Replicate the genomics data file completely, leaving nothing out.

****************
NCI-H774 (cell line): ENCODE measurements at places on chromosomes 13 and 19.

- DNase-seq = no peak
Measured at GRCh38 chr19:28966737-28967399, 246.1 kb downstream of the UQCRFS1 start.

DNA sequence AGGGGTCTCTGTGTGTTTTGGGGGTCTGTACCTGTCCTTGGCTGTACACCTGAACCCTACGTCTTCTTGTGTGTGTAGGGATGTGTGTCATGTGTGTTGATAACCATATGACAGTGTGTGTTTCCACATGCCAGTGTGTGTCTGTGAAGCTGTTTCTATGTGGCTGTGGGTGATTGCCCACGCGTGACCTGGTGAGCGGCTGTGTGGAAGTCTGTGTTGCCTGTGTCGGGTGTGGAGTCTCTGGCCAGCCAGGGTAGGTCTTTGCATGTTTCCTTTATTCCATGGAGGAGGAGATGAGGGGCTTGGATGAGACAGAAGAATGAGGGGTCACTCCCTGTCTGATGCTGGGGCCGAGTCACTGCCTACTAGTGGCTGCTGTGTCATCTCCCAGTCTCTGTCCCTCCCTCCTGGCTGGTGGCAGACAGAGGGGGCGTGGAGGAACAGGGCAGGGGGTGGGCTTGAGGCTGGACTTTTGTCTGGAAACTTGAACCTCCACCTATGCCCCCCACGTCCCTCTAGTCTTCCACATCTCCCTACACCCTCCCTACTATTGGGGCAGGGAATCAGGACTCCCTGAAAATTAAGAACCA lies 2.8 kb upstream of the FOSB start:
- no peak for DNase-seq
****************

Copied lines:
NCI-H774 (cell line): ENCODE measurements at places on chromosomes 13 and 19.

- DNase-seq = no peak
Measured at GRCh38 chr19:28966737-28967399, 246.1 kb downstream of the UQCRFS1 start.

DNA sequence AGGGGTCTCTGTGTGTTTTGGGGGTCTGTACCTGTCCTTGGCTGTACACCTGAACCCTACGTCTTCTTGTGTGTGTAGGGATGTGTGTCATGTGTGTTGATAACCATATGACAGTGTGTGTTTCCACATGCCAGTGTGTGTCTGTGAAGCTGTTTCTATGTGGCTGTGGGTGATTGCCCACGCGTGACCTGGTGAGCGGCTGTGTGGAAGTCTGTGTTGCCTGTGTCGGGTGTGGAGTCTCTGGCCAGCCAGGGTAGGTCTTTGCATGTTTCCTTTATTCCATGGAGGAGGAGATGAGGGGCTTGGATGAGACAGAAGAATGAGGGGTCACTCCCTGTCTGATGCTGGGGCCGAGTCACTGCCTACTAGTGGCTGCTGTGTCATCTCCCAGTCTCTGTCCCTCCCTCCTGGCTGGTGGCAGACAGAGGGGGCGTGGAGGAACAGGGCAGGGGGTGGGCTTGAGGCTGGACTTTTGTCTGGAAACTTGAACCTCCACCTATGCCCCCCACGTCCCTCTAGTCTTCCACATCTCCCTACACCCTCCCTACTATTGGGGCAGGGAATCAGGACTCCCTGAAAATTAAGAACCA lies 2.8 kb upstream of the FOSB start:
- no peak for DNase-seq